King of Judah (Herod the Great)
1 Now after Jesus was born in Bethlehem of Judea in the days of Herod the king, behold, wise men from the East came to Jerusalem,
2 saying, "Where is He who has been born King of the Jews? For we have seen His star in the East and have come to worship Him."
3 When Herod the king heard this, he was troubled, and all Jerusalem with him.
4 And when he had gathered all the chief priests and scribes of the people together, he inquired of them where the Christ was to be born.5 So they said to him, "In Bethlehem of Judea, for thus it is written by the prophet:
6 'But you, Bethlehem, in the land of Judah, Are not the least among the rulers of Judah; For out of you shall come a Ruler Who will shepherd My people Israel.' "7 Then Herod, when he had secretly called the wise men, determined from them what time the star appeared.
8 And he sent them to Bethlehem and said, "Go and search diligently for the young Child, and when you have found Him, bring back word to me, that I may come and worship Him also."9 When they heard the king, they departed; and behold, the star which they had seen in the East went before them, till it came and stood over where the young Child was.
10 When they saw the star, they rejoiced with exceedingly great joy.11 And when they had come into the house, they saw the young Child with Mary His mother, and fell down and worshiped Him. And when they had opened their treasures, they presented gifts to Him: gold, frankincense, and myrrh.
12 Then, being divinely warned in a dream that they should not return to Herod, they departed for their own country another way.13 Now when they had departed, behold, an angel of the Lord appeared to Joseph in a dream, saying, "Arise, take the young Child and His mother, flee to Egypt, and stay there until I bring you word; for Herod will seek the young Child to destroy Him."
14 When he arose, he took the young Child and His mother by night and departed for Egypt,15 and was there until the death of Herod, that it might be fulfilled which was spoken by the Lord through the prophet, saying, "Out of Egypt I called My Son."
16 Then Herod, when he saw that he was deceived by the wise men, was exceedingly angry; and he sent forth and put to death all the male children who were in Bethlehem and in all its districts, from two years old and under, according to the time which he had determined from the wise men.17 Then was fulfilled what was spoken by Jeremiah the prophet, saying:
18 "A voice was heard in Ramah, Lamentation, weeping, and great mourning, Rachel weeping for her children, Refusing to be comforted, Because they are no more."19 But when Herod was dead, behold, an angel of the Lord appeared in a dream to Joseph in Egypt,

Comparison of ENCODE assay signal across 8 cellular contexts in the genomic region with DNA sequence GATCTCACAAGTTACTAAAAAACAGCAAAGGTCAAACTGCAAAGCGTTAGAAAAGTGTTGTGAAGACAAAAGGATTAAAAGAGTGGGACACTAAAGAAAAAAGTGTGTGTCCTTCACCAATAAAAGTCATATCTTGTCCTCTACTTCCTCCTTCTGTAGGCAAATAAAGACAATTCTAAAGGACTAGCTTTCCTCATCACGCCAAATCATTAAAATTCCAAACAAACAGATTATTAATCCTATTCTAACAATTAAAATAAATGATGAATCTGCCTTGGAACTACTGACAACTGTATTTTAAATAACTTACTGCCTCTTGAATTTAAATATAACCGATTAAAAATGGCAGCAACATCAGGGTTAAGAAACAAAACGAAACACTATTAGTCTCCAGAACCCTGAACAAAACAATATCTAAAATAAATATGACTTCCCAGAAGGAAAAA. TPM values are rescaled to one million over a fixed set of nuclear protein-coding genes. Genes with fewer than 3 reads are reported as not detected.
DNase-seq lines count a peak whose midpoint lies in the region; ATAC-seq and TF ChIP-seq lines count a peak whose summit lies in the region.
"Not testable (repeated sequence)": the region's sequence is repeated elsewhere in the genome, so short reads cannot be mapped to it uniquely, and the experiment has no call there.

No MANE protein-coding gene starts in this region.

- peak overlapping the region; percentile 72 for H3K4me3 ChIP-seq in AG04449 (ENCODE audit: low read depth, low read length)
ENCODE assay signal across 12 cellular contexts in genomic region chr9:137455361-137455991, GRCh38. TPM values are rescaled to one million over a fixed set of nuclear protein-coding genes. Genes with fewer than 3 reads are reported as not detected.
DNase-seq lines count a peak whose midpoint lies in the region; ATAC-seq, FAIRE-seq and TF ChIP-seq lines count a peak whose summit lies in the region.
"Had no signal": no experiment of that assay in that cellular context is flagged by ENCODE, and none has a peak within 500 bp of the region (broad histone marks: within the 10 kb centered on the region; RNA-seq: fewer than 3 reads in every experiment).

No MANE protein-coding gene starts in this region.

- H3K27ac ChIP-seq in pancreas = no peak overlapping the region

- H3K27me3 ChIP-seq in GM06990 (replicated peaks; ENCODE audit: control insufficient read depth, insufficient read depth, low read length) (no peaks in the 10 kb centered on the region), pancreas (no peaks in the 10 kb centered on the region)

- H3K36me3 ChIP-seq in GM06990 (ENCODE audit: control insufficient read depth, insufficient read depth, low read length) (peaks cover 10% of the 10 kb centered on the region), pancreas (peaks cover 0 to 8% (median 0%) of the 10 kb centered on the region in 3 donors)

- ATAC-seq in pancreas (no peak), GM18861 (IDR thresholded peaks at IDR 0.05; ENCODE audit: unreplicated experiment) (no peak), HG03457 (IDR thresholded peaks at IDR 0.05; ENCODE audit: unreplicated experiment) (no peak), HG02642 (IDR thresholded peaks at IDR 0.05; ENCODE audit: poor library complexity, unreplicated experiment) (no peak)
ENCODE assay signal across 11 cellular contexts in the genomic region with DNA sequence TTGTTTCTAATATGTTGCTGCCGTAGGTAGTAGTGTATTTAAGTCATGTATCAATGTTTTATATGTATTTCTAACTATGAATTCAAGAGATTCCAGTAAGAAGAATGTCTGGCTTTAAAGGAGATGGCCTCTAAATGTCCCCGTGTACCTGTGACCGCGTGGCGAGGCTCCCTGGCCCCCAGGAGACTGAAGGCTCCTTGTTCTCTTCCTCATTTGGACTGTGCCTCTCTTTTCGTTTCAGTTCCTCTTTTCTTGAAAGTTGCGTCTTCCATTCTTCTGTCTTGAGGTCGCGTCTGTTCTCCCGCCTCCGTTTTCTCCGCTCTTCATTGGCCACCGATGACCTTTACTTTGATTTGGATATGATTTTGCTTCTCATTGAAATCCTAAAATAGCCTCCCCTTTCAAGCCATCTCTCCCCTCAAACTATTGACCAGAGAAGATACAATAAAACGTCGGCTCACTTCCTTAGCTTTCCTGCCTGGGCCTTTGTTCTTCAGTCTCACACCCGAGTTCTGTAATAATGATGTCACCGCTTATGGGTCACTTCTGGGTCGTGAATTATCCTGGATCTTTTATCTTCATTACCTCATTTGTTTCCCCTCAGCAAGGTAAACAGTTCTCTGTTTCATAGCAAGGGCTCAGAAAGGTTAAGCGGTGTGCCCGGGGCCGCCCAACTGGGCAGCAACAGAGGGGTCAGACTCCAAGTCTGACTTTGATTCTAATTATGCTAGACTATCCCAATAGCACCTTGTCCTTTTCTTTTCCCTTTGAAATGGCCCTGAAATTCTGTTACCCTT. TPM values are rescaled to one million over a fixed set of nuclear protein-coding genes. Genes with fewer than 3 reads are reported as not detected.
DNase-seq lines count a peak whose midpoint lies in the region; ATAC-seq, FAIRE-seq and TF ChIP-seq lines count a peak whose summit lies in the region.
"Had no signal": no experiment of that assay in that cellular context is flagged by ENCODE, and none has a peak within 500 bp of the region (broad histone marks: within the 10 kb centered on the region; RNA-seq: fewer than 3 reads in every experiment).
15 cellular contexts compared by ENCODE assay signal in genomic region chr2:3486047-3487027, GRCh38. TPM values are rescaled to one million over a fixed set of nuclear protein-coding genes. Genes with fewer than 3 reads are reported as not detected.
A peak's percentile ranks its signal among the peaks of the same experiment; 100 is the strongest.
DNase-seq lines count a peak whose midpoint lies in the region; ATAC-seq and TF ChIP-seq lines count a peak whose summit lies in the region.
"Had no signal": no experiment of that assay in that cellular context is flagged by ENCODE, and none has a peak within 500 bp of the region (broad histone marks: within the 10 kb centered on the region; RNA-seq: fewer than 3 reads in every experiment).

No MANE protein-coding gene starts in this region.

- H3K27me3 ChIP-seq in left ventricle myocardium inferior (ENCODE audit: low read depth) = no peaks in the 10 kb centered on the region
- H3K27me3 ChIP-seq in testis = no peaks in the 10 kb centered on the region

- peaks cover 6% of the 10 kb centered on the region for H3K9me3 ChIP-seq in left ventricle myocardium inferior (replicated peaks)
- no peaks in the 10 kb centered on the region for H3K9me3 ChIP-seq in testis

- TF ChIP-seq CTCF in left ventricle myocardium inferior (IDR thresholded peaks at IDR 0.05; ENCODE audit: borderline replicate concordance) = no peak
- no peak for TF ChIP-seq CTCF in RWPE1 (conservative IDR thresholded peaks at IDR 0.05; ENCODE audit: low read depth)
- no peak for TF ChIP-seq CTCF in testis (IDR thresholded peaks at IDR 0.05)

20 saying, "Arise, take the young Child and His mother, and go to the land of Israel, for those who sought the young Child's life are dead."21 Then he arose, took the young Child and His mother, and came into the land of Israel.
22 But when he heard that Archelaus was reigning over Judea instead of his father Herod, he was afraid to go there. And being warned by God in a dream, he turned aside into the region of Galilee.23 And he came and dwelt in a city called Nazareth, that it might be fulfilled which was spoken by the prophets, "He shall be called a Nazarene."
Index of Topics
The Family of the Herods
Herod the Governor
Herod and the Parthians
Herod the King 37-25 B.C.
Herod the King 25-14 B.C.
Herod the King 14-4 B.C.
Herod and Octavian
King of the Jews
Herod in History
"in the days of Herod the king" - Matthew 2:1
Herod I (the Great) was son of Antipater and made king by the Romans in 40
B.C. He managed to keep hold of his throne in the face of the many changes in
the government at Rome.
His kingdom comprised Judea, Samaria, Galilee, Idumea, Batanea, and Peraea, which was approximately the same size as the kingdom of David and Solomon.
Although Herod had exceptional leadership skills, he was extremely disliked by the Jews. His attitude toward the Maccabean dynasty, to which he was related by marriage, along with his insolence and cruelty, angered them all the more. He even had his brother-in-law and several of his wives and sons executed.
He forced heavy taxes and brutally repressed any rebellions. But it was by his policy of Hellenistic culture that he greatly wounded the Jews. The construction of a race-course, a theater, and an amphitheater in Jerusalem, his wide support of the emperor cult in the East, and the construction of pagan temples in foreign cities at his own expense could not be forgiven, even though he restored and reconstructed the Temple of Jerusalem and continually pleaded the cause of the Jews of the Diaspora to the emperor to his own gains.
There was no close tie between the king and his people; he remained an Edomite and a friend of Rome, only holding on to his power by the use of a merciless military force. This is the same Herod the Great who massacred the children of Bethlehem (Matt. 2).
Herod suddenly died in 4 B.C.
© Bible History Online (http://www.bible-history.com)
Bibliography on Herod the Great
The Many Faces of Herod the Great by Marshak, 448 Pages, Pub. 2014
The True Herod by Vermes, 192 Pages, Pub. 2014